Puppy Biting: What’s Normal, What’s Not, And How To Curb It
We’ll give you the best advice on this topic because puppy biting and mouthiness are two of the most common problems for which people give bad advice on how to train a dog.
There’s a compelling reason why amateurs shouldn’t give online strangers legal or medical advice.
Their suggestions could be damaging or inaccurate, depending on the advice.
We sincerely wish that the same regulations apply to dog training advice.
Listening to professional advice when dealing with puppies is essential because they go through at least two scary phases in their first year.
Most of the time, it’s normal for puppies to bite and mouth for several reasons, such as:
- Puppies investigate their surroundings with their lips.
- For two to three months, they undergo a painful teething process.
- They play rough with their siblings and often use their teeth to get them to play and pay attention.
- Herding breed dogs propensity to herd, nip, and chase small, fast-moving items. Young children are frequently affected by the majority of this behavior.
- Retrievers have a propensity to grab and hold onto everything that comes into their field of sight, which includes your hands and arms.
To not do something
- Avoid physical punishment at all costs when it comes to puppy biting.
- Over the years, I’ve gotten some bad (but well-meaning) advice, like tying your puppy to its back or putting a muzzle on it to stop it from biting.
- There is no need to physically correct your puppy’s behavior because it is *NOT* acting in a “dominant” way.
- These physical punishments can range from being stupid and pointless to vicious and downright violent. Using these methods might instill fear and aggression in your dog.
What should you do next about puppy biting?
When you welcome a puppy into your home, you must set sensible, consistent limits for unwanted habits, even when it comes to biting the skin.
- If your dog bites you, you should formally ignore it and end the conversation.
- Please take note that you are not giving your puppy a time-out. That takes too much time, attention, and concentration to be a fair penalty. You are either not removing the behavior or choosing to ignore it.
- That implies that all the play, fun, and attention have ended. Try to stay as far away from drama as you can.
- Hide behind a door or a baby gate so your puppy can’t come to you and continue nipping you if the behavior is challenging for you to ignore.
- If your puppy tries to nip you when you get home, getaway.
- It would help if you observed a marked reduction in the frequency and severity of biting within a few days.
A VERY IMPORTANT WARNING
Some puppies enjoy it when a person leaves. If your puppy seems to like it when you run away as part of a game of chase, you can also use the side of your leg (not your knee!) as a “wall” to stop them from coming toward you and biting you. This way, you don’t have to use your hands.
Please do not give up; you may need to block them multiple times until they give up. Most importantly, don’t touch anyone with your hands. Using their hands and yelling are both quite exciting to biting puppies.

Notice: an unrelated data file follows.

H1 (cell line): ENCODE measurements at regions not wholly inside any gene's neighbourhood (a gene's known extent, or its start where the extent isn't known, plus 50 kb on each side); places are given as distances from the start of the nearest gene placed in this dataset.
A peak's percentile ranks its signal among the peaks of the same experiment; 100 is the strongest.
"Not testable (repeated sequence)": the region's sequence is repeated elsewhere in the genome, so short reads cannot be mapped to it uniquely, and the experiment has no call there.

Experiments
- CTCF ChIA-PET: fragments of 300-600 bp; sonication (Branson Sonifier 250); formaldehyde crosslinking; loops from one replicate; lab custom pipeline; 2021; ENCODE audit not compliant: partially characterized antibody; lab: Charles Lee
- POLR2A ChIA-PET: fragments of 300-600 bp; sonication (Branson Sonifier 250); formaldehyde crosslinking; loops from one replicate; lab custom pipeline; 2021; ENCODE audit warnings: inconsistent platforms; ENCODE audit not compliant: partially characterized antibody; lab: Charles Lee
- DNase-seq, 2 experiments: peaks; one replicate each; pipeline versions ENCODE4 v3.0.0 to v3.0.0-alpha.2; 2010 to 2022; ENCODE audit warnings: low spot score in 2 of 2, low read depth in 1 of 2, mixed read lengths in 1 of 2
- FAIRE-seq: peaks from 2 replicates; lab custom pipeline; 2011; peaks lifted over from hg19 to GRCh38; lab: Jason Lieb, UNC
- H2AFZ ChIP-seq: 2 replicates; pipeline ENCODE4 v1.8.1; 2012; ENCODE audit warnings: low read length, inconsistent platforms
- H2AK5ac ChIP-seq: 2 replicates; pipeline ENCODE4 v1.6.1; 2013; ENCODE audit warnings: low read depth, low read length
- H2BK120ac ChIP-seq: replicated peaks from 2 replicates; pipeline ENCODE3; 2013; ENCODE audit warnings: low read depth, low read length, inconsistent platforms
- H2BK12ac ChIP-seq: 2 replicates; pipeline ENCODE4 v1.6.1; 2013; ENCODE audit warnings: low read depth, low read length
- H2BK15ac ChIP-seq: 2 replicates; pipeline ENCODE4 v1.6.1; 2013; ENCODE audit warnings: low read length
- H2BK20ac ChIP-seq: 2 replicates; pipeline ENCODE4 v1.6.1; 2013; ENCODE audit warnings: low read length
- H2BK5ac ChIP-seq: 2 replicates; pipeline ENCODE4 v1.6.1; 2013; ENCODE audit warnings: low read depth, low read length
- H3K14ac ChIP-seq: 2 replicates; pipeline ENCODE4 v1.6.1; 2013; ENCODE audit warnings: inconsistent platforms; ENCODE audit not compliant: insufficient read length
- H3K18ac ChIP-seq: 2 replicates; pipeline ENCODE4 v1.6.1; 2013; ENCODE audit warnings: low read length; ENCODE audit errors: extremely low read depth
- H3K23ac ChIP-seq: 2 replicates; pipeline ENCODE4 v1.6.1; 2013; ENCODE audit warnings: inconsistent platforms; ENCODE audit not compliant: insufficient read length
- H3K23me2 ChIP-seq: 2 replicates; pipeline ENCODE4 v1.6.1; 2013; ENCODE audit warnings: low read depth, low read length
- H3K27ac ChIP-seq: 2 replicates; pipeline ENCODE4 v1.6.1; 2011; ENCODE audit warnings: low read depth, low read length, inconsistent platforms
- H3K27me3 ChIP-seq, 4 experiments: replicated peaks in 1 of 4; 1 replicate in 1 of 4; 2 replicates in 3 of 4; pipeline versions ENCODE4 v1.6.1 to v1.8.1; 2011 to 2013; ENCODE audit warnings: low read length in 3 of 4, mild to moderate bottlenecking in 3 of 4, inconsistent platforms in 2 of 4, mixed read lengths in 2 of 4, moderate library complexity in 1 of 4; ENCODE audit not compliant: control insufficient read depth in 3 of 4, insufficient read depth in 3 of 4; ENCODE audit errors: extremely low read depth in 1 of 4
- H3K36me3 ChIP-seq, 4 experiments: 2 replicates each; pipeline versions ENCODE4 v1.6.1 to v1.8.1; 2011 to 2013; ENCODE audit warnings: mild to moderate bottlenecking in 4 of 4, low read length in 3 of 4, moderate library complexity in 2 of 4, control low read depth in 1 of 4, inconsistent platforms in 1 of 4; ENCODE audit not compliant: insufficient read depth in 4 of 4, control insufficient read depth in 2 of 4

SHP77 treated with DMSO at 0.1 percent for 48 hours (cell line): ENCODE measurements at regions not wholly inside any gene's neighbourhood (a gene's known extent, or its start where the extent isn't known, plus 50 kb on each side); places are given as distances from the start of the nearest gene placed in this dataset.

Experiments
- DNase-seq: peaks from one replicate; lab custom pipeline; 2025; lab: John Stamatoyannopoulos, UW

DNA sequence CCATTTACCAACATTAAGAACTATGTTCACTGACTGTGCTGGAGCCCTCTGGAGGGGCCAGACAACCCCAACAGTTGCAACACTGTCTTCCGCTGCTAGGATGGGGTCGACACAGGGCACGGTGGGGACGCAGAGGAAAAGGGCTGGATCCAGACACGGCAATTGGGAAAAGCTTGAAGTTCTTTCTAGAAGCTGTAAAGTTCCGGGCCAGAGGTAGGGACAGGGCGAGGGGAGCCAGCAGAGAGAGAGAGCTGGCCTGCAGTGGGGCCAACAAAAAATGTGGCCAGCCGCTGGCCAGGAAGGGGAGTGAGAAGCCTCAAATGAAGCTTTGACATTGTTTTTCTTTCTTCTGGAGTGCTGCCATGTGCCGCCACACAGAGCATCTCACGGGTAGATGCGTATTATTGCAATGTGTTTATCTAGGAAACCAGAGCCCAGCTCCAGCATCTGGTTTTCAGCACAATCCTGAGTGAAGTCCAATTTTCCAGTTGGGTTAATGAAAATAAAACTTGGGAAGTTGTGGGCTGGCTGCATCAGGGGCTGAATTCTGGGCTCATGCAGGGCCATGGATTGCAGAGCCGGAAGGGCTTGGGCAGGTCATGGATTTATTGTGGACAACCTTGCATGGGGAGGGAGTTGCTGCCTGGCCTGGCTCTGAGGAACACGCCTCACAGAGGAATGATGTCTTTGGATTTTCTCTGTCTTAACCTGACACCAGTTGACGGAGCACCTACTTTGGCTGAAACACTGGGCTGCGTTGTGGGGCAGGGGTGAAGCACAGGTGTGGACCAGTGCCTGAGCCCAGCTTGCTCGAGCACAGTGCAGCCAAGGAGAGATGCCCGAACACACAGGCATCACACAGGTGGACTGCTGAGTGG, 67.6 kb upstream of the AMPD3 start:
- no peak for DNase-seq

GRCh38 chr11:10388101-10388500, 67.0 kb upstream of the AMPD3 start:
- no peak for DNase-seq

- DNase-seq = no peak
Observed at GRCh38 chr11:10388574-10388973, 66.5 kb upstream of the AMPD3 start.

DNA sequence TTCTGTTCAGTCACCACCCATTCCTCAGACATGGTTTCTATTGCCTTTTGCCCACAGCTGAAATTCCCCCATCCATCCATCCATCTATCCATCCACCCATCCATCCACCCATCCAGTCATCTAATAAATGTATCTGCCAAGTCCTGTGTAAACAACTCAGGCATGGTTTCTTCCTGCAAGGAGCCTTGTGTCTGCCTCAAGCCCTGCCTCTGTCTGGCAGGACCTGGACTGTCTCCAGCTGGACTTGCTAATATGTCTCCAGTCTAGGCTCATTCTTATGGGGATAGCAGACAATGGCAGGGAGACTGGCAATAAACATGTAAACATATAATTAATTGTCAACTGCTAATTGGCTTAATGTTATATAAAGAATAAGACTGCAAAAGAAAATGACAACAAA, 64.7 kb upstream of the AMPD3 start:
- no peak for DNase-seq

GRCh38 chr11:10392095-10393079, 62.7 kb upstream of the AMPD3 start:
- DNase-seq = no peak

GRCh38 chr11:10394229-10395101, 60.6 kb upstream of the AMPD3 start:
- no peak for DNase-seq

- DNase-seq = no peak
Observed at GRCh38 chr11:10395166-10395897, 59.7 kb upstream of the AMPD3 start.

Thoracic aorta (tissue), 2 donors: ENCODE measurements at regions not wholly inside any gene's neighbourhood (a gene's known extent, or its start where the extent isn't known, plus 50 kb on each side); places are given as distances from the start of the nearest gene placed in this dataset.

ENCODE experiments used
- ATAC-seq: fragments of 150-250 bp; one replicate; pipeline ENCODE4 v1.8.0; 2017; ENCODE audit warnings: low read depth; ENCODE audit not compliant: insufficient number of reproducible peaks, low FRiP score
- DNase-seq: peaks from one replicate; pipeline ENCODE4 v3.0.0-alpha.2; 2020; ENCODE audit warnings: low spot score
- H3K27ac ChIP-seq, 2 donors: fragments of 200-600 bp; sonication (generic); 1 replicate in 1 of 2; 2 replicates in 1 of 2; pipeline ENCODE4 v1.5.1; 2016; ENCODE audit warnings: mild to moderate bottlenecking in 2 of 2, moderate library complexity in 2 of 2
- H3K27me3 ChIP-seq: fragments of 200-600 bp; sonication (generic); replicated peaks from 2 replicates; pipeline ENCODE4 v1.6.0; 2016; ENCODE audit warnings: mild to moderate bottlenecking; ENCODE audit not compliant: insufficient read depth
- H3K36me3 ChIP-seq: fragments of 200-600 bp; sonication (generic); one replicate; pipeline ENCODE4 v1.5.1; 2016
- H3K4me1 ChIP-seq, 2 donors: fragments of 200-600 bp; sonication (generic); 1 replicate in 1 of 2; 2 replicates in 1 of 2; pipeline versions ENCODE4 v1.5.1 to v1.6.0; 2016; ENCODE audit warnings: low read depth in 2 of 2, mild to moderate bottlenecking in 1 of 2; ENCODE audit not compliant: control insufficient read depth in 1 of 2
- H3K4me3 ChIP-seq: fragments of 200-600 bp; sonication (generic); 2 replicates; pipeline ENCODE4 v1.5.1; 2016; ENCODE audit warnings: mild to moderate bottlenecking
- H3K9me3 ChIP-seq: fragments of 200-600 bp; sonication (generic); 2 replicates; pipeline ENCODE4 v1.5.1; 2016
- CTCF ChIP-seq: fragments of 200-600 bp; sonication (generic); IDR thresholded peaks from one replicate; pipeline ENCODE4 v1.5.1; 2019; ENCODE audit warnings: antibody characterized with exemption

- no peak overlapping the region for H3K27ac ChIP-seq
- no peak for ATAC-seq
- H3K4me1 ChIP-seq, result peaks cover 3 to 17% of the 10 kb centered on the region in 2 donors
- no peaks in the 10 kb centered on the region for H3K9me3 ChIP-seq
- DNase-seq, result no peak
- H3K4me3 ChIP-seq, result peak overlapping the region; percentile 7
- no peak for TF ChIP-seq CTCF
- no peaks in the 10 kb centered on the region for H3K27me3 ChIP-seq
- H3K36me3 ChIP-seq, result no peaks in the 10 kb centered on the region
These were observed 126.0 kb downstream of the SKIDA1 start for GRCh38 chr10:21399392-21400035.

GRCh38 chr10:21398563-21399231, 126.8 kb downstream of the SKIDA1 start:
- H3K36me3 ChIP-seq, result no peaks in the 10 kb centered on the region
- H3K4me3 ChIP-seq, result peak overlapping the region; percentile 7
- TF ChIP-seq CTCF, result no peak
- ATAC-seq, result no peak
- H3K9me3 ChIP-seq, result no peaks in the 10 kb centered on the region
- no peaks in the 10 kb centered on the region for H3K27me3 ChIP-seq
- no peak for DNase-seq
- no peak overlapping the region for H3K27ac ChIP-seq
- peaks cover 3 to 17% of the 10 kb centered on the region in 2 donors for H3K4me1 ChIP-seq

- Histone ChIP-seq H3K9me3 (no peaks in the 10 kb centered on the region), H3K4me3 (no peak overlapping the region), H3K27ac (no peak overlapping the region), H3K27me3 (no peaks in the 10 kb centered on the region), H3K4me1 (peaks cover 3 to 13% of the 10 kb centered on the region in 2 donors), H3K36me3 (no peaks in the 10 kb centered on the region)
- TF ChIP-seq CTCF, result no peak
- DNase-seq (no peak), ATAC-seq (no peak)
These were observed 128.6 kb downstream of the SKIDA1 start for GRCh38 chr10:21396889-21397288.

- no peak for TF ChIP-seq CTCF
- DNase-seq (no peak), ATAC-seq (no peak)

Things to keep in mind:
- Pay attention to your dog, and reinforce positive behavior.
- For this to work, every member of the family and every visitor must be consistent!
- Keep in mind that even if you follow all the proper steps, this behavior cannot completely stop until your kid is 5 to 6 months old. Remember that puppies experience normal developmental stages.
- This article will help you figure out what to do if your puppy bites a lot or starts biting after they are 5 to 6 months old.
The fact that this works
- If a behavior is not supported, it will stop.
- Your dog will learn that biting does not result in play, attention, or even an adverse reaction. Each of these things can be fun for a puppy.
- Your dog will develop the capacity for self-amusement. They will quickly change tactics once they see that the nipping is useless.
- Your puppy will use the appropriate body language, such as a “sit” or a “lay down” at your feet, to seek to win your attention.
A Few More Suggestions
- Providing your puppy with a control area, such as a playpen or baby-gated restroom, is also crucial. It gives you a break from your puppy and gives your puppy a peaceful location to go if he gets overexcited.
- Make sure your puppy gets daily exercise, has plenty of rubber teething toys and isn’t unduly created. If his needs aren’t met, the nipping will take longer.
- Make sure your puppy consumes three meals each day.
- Pushing your puppy away, yelling at him, and other behaviors that we might perceive as punishing may be interpreted by your puppy as fun, entertaining activities that could even encourage biting. While acting above, keep as still and collected as you can.
When should biting in puppies cause you concern?
A certified specialist ought to be contacted if your puppy:
- It is growling, snapping, or biting when a person approaches a resource (beverages, games, etc.).
- The dog stiffens, then glares and bites the target.
- Continually bites the skin, biting it.
- Growls or nips at visitors who enter the house (not during play).
- Chats or growls at children.
What if it isn’t getting better?
- Just remember that we don’t expect this behavior to end until the infant is at least 5 to 6 months old.
- The dog’s breed, social history, and any underlying medical conditions must also be considered. For example, we often see a puppy bite more when it has an intestinal parasite that makes it hungry and uses up its food reserves.